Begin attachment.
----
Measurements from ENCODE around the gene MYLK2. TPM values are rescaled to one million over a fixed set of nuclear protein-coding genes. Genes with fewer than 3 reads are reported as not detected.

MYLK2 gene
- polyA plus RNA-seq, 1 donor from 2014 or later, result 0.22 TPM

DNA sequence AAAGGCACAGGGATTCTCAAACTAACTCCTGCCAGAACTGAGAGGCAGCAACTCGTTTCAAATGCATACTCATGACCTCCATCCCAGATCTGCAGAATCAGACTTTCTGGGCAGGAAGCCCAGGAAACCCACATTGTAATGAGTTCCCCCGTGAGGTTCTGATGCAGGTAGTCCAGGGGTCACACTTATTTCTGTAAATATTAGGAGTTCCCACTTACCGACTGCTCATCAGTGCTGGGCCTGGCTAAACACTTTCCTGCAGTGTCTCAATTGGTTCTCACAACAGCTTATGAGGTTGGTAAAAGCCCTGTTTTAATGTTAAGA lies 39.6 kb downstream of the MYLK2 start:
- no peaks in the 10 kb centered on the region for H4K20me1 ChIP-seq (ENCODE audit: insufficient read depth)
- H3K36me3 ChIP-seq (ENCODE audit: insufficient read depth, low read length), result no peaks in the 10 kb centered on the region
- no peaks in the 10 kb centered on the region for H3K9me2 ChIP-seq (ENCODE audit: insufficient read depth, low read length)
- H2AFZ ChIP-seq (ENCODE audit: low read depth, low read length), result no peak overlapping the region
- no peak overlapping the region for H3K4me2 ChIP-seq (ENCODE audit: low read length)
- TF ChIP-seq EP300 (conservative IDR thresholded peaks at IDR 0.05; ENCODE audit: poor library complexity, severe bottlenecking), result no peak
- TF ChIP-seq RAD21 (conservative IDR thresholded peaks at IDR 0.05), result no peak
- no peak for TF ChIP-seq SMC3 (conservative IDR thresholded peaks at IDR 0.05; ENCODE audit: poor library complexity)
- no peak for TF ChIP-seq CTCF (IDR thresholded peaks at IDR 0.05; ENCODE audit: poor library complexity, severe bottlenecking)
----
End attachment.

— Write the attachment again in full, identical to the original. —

Measurements from ENCODE around the gene MYLK2. TPM values are rescaled to one million over a fixed set of nuclear protein-coding genes. Genes with fewer than 3 reads are reported as not detected.

MYLK2 gene
- polyA plus RNA-seq, 1 donor from 2014 or later, result 0.22 TPM

DNA sequence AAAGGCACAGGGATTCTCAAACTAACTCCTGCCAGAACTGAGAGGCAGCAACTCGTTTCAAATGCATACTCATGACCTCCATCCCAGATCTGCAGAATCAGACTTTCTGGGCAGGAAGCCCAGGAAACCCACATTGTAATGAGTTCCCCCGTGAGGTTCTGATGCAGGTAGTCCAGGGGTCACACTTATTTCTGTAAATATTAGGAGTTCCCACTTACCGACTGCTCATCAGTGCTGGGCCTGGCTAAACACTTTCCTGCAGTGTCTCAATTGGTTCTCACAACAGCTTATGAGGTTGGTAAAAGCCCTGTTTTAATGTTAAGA lies 39.6 kb downstream of the MYLK2 start:
- no peaks in the 10 kb centered on the region for H4K20me1 ChIP-seq (ENCODE audit: insufficient read depth)
- H3K36me3 ChIP-seq (ENCODE audit: insufficient read depth, low read length), result no peaks in the 10 kb centered on the region
- no peaks in the 10 kb centered on the region for H3K9me2 ChIP-seq (ENCODE audit: insufficient read depth, low read length)
- H2AFZ ChIP-seq (ENCODE audit: low read depth, low read length), result no peak overlapping the region
- no peak overlapping the region for H3K4me2 ChIP-seq (ENCODE audit: low read length)
- TF ChIP-seq EP300 (conservative IDR thresholded peaks at IDR 0.05; ENCODE audit: poor library complexity, severe bottlenecking), result no peak
- TF ChIP-seq RAD21 (conservative IDR thresholded peaks at IDR 0.05), result no peak
- no peak for TF ChIP-seq SMC3 (conservative IDR thresholded peaks at IDR 0.05; ENCODE audit: poor library complexity)
- no peak for TF ChIP-seq CTCF (IDR thresholded peaks at IDR 0.05; ENCODE audit: poor library complexity, severe bottlenecking)